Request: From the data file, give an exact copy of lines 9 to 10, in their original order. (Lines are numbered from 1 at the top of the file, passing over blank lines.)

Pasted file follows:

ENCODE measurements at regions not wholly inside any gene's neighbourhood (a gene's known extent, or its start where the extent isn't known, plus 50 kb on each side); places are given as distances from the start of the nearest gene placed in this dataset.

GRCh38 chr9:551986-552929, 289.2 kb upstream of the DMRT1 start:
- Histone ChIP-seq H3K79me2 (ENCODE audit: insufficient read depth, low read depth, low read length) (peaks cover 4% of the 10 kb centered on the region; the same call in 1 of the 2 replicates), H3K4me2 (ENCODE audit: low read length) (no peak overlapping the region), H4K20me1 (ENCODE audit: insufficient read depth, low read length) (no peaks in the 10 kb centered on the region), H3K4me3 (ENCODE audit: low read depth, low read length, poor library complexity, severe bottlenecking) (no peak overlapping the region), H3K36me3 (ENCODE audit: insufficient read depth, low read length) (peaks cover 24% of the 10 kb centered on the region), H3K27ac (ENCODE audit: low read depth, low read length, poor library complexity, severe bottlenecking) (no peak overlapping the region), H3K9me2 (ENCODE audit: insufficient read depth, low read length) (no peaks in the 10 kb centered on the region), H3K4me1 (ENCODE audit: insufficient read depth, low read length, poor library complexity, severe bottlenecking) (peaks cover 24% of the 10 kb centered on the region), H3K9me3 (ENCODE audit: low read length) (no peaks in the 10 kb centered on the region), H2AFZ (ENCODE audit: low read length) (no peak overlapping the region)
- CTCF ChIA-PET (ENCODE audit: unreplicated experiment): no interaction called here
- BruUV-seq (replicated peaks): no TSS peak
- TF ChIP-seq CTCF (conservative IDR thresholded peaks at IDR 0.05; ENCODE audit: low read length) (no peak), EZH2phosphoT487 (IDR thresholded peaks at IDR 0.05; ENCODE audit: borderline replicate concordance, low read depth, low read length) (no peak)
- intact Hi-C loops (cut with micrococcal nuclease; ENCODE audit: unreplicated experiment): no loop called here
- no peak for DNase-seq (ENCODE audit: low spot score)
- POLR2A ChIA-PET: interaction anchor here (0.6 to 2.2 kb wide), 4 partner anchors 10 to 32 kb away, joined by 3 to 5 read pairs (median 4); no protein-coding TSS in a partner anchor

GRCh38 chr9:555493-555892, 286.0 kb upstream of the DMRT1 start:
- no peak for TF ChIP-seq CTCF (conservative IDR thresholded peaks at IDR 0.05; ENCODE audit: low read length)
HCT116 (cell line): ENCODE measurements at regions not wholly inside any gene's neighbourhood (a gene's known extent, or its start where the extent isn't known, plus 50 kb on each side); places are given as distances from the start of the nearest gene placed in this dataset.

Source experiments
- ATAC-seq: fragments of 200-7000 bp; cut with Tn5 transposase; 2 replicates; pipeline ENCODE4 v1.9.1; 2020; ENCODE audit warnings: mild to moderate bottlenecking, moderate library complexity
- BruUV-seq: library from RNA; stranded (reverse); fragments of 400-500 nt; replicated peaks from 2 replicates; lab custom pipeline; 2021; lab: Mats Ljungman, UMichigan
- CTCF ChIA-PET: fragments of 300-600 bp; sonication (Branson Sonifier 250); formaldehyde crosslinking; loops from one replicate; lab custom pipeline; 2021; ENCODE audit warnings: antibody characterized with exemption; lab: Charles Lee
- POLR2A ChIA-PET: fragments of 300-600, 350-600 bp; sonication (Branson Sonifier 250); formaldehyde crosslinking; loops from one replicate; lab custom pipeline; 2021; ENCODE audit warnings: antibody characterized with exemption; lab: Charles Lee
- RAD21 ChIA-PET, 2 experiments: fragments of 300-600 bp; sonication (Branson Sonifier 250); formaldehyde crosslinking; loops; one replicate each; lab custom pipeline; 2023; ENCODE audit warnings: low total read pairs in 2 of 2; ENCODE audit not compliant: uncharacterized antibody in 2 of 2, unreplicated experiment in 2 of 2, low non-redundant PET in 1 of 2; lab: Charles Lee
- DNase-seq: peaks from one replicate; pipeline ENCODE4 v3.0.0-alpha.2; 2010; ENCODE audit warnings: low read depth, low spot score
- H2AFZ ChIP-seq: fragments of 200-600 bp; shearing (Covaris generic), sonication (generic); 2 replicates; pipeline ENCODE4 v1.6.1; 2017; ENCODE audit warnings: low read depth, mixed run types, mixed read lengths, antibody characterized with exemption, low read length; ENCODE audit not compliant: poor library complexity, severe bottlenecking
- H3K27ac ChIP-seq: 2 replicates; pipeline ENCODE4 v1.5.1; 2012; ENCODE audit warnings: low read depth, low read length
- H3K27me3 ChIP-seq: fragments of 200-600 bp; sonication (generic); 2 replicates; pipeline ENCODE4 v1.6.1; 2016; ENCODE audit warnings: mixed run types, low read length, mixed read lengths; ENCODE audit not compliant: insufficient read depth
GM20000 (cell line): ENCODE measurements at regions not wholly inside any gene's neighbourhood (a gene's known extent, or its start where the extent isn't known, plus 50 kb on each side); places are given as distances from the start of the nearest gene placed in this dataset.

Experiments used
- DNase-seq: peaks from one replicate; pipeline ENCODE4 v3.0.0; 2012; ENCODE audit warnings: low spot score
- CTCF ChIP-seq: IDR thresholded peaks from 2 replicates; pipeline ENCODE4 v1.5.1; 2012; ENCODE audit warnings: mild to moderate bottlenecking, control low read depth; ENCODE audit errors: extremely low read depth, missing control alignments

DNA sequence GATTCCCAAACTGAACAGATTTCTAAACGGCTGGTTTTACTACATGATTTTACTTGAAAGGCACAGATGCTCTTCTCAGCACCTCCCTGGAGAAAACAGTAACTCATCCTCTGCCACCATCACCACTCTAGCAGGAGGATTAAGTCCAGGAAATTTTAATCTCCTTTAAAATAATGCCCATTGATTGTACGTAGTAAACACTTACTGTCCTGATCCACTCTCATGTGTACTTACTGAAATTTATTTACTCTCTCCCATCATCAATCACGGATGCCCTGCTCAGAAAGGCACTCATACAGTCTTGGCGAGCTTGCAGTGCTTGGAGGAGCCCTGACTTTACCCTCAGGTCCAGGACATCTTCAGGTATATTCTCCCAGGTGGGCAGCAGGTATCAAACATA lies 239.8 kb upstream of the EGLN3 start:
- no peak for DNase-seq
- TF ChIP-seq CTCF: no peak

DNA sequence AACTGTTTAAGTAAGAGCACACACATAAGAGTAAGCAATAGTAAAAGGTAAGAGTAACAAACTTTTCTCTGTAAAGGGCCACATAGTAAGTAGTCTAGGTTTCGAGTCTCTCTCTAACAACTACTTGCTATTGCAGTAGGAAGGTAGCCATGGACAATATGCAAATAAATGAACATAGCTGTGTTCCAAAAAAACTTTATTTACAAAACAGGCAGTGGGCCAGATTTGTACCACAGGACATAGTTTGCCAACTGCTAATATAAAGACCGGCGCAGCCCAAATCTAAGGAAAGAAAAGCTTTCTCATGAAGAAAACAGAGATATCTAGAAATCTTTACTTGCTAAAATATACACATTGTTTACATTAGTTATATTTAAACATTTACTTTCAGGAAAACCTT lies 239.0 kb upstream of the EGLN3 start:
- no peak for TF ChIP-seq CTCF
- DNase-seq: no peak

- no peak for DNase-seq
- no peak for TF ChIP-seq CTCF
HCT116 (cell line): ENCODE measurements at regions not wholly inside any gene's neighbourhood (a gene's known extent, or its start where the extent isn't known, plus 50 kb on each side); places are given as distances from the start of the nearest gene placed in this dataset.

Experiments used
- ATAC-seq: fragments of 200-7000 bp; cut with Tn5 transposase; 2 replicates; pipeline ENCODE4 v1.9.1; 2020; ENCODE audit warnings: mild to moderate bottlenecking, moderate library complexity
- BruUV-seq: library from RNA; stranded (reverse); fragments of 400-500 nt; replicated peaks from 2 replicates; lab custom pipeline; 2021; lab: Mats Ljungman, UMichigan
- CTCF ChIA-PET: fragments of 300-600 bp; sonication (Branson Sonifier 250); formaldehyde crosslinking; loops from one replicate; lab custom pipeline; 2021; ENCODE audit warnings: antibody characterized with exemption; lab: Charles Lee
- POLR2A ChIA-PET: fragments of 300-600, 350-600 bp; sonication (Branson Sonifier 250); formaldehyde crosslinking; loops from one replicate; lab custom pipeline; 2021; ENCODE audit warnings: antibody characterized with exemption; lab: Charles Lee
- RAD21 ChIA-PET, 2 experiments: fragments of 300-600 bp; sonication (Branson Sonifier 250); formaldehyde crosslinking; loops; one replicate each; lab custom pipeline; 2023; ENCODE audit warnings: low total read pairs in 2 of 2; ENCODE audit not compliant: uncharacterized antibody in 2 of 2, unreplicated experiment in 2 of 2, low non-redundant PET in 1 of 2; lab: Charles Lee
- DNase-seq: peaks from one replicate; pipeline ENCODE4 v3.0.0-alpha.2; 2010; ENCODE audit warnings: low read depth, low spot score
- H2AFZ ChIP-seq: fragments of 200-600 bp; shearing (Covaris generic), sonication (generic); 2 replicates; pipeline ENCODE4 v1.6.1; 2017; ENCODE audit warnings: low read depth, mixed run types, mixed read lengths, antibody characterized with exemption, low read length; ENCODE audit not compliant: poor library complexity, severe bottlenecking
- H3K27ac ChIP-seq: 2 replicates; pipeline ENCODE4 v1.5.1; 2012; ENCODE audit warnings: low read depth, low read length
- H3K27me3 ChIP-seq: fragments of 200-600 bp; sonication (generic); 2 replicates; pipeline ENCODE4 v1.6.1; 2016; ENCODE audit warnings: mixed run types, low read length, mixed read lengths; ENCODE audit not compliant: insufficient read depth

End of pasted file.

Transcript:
- POLR2A ChIA-PET: interaction anchor here (0.6 to 2.2 kb wide), 4 partner anchors 10 to 32 kb away, joined by 3 to 5 read pairs (median 4); no protein-coding TSS in a partner anchor

GRCh38 chr9:555493-555892, 286.0 kb upstream of the DMRT1 start: